News reports emerged early on Saturday morning (12 October 2019), to the relief of practitioners and others in the industry.
‘STEP welcomes the news that the government has decided to scrap the proposed increase in probate fees,’ STEP Technical Counsel Emily Deane TEP said. ‘This follows many months of work by STEP and many others to highlight the unfairness of the proposed increase, which amounted to a stealth tax on the bereaved. This at last brings an end to the uncertainty and worry that these proposals have caused to grieving families.’
The controversial proposals to charge higher fees emerged in November 2018. An estate of GBP300,001 – 500,000 would have had to pay GBP750, a 249 per cent increase from the current GBP215 flat fee, while the largest estates of GBP2 million and over, would have been charged as much as GBP6,000; an extraordinary 2,691 per cent rise.
The government’s reasoning behind the increase was that the probate system should fund improvements to the courts service.
The increase mooted in November 2018 was essentially a re-hash of a proposal first put forward in February 2016, which had suggested even higher fees. The Ministry of Justice (MoJ) had issued a consultation paper increasing fees for estates of over GBP50,000 with a banded fee structure depending on the estate value. Larger estates faced a 13,000 per cent rise to GBP20,000.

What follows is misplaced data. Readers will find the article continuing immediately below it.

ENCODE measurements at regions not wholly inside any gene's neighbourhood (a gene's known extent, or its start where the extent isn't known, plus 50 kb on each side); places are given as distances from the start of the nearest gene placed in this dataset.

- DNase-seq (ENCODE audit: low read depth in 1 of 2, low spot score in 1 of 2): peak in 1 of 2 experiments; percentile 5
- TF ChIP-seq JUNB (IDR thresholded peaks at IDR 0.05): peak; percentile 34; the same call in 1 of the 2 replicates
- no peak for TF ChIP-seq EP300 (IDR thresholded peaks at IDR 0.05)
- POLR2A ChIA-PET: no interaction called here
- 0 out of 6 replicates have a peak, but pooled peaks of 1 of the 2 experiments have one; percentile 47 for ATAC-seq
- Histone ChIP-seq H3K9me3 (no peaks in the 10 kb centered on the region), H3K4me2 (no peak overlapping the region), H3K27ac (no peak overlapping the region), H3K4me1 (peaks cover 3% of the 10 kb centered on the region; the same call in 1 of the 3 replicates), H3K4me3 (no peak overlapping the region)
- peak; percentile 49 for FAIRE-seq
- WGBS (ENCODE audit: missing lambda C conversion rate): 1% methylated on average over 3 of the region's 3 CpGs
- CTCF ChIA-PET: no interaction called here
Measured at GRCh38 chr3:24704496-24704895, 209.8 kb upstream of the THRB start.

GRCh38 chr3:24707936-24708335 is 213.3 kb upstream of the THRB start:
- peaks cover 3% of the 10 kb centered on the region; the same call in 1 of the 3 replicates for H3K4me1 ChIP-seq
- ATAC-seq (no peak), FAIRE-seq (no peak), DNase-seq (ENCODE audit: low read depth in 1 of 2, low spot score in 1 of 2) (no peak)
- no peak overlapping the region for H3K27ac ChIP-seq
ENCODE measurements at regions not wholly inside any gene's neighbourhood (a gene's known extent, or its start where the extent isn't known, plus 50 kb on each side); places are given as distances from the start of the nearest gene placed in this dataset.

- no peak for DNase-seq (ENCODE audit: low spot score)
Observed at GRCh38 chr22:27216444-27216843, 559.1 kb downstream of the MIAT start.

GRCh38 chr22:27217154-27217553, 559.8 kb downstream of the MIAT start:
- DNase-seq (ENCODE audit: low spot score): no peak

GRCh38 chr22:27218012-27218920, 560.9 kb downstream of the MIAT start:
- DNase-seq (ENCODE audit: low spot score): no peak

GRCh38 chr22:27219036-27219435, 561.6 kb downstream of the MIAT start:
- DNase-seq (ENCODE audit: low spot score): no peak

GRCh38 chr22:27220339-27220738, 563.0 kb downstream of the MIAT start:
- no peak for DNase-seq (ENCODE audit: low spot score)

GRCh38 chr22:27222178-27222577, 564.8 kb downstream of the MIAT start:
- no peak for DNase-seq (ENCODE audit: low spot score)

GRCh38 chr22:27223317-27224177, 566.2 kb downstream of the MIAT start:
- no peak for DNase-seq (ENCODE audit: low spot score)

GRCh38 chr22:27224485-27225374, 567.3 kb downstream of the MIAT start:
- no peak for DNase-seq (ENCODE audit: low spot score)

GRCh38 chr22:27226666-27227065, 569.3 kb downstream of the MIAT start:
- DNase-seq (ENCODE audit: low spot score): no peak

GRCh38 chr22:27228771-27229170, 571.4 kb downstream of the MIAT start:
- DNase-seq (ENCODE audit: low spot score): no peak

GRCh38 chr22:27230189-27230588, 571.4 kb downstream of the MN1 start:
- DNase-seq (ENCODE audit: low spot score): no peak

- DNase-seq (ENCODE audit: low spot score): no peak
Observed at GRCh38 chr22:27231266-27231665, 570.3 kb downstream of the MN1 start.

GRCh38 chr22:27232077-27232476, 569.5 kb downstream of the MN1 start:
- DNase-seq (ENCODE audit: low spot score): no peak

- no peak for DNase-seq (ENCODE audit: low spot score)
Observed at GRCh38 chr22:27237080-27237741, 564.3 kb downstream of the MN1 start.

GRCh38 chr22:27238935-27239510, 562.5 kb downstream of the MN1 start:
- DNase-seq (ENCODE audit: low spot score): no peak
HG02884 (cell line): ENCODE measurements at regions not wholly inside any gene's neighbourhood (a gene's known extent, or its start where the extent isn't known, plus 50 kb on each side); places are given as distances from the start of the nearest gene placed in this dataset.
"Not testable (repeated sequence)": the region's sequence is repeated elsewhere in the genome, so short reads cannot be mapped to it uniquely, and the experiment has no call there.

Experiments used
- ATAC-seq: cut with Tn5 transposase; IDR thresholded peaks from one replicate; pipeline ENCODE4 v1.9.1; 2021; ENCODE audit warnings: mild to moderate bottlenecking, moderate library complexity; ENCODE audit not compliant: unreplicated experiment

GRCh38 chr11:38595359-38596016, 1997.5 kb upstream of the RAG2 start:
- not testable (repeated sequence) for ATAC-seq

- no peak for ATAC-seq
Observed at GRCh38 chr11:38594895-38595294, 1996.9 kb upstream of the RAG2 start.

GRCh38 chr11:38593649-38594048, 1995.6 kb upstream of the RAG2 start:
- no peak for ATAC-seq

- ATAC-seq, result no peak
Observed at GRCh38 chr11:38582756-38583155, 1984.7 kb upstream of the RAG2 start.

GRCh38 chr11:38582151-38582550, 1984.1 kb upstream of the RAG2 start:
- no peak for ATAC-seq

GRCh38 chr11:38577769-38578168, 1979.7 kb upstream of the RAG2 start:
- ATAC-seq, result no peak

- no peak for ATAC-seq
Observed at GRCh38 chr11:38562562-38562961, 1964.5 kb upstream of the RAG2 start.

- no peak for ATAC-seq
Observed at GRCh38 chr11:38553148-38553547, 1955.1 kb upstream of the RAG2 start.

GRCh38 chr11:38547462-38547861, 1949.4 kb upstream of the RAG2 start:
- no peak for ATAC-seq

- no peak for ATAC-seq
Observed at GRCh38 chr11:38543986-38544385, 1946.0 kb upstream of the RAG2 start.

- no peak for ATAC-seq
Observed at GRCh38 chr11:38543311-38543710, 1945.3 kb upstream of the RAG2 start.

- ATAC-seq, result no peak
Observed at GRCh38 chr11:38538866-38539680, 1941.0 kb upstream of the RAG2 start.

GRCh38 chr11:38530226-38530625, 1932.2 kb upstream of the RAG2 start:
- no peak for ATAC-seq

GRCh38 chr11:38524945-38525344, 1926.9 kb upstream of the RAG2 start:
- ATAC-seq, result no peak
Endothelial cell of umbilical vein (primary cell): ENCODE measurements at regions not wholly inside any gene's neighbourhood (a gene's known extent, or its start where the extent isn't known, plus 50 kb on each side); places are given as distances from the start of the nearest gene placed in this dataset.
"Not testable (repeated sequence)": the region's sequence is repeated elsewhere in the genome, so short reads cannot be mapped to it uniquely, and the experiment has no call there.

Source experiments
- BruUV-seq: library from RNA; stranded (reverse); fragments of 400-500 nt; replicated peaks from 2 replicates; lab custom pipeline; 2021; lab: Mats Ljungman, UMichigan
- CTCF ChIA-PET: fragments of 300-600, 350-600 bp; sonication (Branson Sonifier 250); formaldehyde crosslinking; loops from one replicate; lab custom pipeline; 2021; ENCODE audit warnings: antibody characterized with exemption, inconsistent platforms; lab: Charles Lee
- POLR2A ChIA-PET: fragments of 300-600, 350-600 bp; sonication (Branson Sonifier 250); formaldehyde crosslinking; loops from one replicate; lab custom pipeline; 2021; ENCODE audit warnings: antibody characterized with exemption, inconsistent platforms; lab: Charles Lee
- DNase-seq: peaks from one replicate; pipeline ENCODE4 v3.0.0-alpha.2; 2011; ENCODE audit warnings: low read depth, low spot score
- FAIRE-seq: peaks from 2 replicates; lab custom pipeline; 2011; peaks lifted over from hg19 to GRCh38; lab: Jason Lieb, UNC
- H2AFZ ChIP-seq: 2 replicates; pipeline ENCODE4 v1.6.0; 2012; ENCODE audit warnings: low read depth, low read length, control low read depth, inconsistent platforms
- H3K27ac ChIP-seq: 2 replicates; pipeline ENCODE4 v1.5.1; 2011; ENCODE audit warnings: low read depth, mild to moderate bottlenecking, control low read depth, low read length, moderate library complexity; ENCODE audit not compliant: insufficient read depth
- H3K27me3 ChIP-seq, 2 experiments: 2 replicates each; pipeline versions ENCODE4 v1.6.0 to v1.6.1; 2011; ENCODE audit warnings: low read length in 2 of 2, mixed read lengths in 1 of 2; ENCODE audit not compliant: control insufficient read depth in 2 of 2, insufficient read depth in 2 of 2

STEP strongly opposed the proposed fees on the basis that they would be completely disproportionate to the service provided by the probate court, and would effectively be a new tax on bereaved families (consultation paper pdf).
STEP raised concerns on the grounds of fairness, practicality and legality, in particular that the measures being introduced via the Draft Non-Contentious Probate Fees Order 2017 might be ultra vires, i.e. beyond the power of the order. We obtained a legal opinion from leading expert in public law, Richard Drabble QC, who confirmed that ‘the proposed Order would be outside the powers of the enabling Act’ (read blog).
Many other responses echoed STEP’s views, with over 97 per cent of respondents opposing the proposals.
The House of Commons Joint Committee on Statutory Instruments (SI) also questioned the legality of the proposals, given that the new ‘fees’ looked very like taxes.
Despite the opposition, the Probate Fees Order was pushed forward, and was only dropped when the then Prime Minister Theresa May called a snap election in April 2017. The proposals then re-emerged in November 2018 and while the headline charges were less extortionate than were previously proposed, the same concerns about process and fairness remained. It remains to be seen whether these proposals will re-emerge, for a third time, at some future point. If probate fee reform does rear its head again, we hope it will be done in a fairer and more transparent way, with greater consideration for bereaved families.